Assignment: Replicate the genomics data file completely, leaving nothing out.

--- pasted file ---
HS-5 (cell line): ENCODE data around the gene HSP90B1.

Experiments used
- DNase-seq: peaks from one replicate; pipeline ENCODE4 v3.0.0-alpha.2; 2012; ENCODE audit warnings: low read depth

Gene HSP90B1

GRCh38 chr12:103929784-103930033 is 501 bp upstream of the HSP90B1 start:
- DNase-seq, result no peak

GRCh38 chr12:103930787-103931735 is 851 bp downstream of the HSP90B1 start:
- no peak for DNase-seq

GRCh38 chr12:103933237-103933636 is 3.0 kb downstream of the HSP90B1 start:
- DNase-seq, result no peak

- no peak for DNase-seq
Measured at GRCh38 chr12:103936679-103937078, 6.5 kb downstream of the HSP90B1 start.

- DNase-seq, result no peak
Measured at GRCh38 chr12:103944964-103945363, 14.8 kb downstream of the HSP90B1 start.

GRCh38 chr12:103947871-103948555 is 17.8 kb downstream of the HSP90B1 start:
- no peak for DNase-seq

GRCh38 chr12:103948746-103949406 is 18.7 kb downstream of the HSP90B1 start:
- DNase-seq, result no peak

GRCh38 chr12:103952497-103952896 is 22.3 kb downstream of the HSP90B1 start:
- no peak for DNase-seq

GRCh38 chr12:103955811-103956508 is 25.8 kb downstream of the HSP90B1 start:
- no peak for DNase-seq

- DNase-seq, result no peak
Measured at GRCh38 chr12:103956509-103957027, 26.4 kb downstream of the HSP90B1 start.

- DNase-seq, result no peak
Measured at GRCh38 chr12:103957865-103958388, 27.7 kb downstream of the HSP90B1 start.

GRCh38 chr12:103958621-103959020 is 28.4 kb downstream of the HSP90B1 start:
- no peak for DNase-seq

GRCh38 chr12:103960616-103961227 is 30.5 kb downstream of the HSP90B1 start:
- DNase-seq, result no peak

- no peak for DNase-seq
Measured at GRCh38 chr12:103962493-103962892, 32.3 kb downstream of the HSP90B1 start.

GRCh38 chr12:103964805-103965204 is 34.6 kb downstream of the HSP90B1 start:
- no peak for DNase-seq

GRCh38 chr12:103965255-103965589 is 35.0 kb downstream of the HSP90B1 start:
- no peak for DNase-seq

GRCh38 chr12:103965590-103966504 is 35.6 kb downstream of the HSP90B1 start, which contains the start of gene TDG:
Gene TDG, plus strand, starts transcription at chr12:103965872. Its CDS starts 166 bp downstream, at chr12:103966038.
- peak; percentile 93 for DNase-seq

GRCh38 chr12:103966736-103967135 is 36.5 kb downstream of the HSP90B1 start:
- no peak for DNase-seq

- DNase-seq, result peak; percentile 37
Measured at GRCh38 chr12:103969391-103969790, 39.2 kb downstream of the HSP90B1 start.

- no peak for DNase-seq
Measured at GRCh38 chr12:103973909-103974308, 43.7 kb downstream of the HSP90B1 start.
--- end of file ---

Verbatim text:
HS-5 (cell line): ENCODE data around the gene HSP90B1.

Experiments used
- DNase-seq: peaks from one replicate; pipeline ENCODE4 v3.0.0-alpha.2; 2012; ENCODE audit warnings: low read depth

Gene HSP90B1

GRCh38 chr12:103929784-103930033 is 501 bp upstream of the HSP90B1 start:
- DNase-seq, result no peak

GRCh38 chr12:103930787-103931735 is 851 bp downstream of the HSP90B1 start:
- no peak for DNase-seq

GRCh38 chr12:103933237-103933636 is 3.0 kb downstream of the HSP90B1 start:
- DNase-seq, result no peak

- no peak for DNase-seq
Measured at GRCh38 chr12:103936679-103937078, 6.5 kb downstream of the HSP90B1 start.

- DNase-seq, result no peak
Measured at GRCh38 chr12:103944964-103945363, 14.8 kb downstream of the HSP90B1 start.

GRCh38 chr12:103947871-103948555 is 17.8 kb downstream of the HSP90B1 start:
- no peak for DNase-seq

GRCh38 chr12:103948746-103949406 is 18.7 kb downstream of the HSP90B1 start:
- DNase-seq, result no peak

GRCh38 chr12:103952497-103952896 is 22.3 kb downstream of the HSP90B1 start:
- no peak for DNase-seq

GRCh38 chr12:103955811-103956508 is 25.8 kb downstream of the HSP90B1 start:
- no peak for DNase-seq

- DNase-seq, result no peak
Measured at GRCh38 chr12:103956509-103957027, 26.4 kb downstream of the HSP90B1 start.

- DNase-seq, result no peak
Measured at GRCh38 chr12:103957865-103958388, 27.7 kb downstream of the HSP90B1 start.

GRCh38 chr12:103958621-103959020 is 28.4 kb downstream of the HSP90B1 start:
- no peak for DNase-seq

GRCh38 chr12:103960616-103961227 is 30.5 kb downstream of the HSP90B1 start:
- DNase-seq, result no peak

- no peak for DNase-seq
Measured at GRCh38 chr12:103962493-103962892, 32.3 kb downstream of the HSP90B1 start.

GRCh38 chr12:103964805-103965204 is 34.6 kb downstream of the HSP90B1 start:
- no peak for DNase-seq

GRCh38 chr12:103965255-103965589 is 35.0 kb downstream of the HSP90B1 start:
- no peak for DNase-seq

GRCh38 chr12:103965590-103966504 is 35.6 kb downstream of the HSP90B1 start, which contains the start of gene TDG:
Gene TDG, plus strand, starts transcription at chr12:103965872. Its CDS starts 166 bp downstream, at chr12:103966038.
- peak; percentile 93 for DNase-seq

GRCh38 chr12:103966736-103967135 is 36.5 kb downstream of the HSP90B1 start:
- no peak for DNase-seq

- DNase-seq, result peak; percentile 37
Measured at GRCh38 chr12:103969391-103969790, 39.2 kb downstream of the HSP90B1 start.

- no peak for DNase-seq
Measured at GRCh38 chr12:103973909-103974308, 43.7 kb downstream of the HSP90B1 start.